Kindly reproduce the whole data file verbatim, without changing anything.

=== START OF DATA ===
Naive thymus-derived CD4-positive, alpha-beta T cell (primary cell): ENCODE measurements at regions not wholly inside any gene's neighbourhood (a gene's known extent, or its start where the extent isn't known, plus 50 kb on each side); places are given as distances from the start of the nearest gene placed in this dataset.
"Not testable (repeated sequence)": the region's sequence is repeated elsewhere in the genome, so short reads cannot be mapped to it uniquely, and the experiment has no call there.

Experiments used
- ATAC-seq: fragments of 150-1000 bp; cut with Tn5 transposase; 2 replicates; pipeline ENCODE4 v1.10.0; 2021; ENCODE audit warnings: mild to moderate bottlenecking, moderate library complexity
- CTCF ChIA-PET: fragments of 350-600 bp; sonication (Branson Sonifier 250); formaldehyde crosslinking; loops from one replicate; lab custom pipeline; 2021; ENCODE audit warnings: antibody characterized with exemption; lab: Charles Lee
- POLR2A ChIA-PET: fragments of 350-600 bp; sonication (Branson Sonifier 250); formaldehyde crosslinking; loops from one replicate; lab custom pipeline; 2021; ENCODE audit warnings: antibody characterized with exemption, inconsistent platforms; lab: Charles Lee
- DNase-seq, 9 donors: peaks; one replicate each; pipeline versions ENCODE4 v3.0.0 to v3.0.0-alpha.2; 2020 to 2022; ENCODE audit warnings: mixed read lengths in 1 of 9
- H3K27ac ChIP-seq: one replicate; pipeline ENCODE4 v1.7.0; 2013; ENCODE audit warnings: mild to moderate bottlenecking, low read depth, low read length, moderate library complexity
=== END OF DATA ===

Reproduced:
Naive thymus-derived CD4-positive, alpha-beta T cell (primary cell): ENCODE measurements at regions not wholly inside any gene's neighbourhood (a gene's known extent, or its start where the extent isn't known, plus 50 kb on each side); places are given as distances from the start of the nearest gene placed in this dataset.
"Not testable (repeated sequence)": the region's sequence is repeated elsewhere in the genome, so short reads cannot be mapped to it uniquely, and the experiment has no call there.

Experiments used
- ATAC-seq: fragments of 150-1000 bp; cut with Tn5 transposase; 2 replicates; pipeline ENCODE4 v1.10.0; 2021; ENCODE audit warnings: mild to moderate bottlenecking, moderate library complexity
- CTCF ChIA-PET: fragments of 350-600 bp; sonication (Branson Sonifier 250); formaldehyde crosslinking; loops from one replicate; lab custom pipeline; 2021; ENCODE audit warnings: antibody characterized with exemption; lab: Charles Lee
- POLR2A ChIA-PET: fragments of 350-600 bp; sonication (Branson Sonifier 250); formaldehyde crosslinking; loops from one replicate; lab custom pipeline; 2021; ENCODE audit warnings: antibody characterized with exemption, inconsistent platforms; lab: Charles Lee
- DNase-seq, 9 donors: peaks; one replicate each; pipeline versions ENCODE4 v3.0.0 to v3.0.0-alpha.2; 2020 to 2022; ENCODE audit warnings: mixed read lengths in 1 of 9
- H3K27ac ChIP-seq: one replicate; pipeline ENCODE4 v1.7.0; 2013; ENCODE audit warnings: mild to moderate bottlenecking, low read depth, low read length, moderate library complexity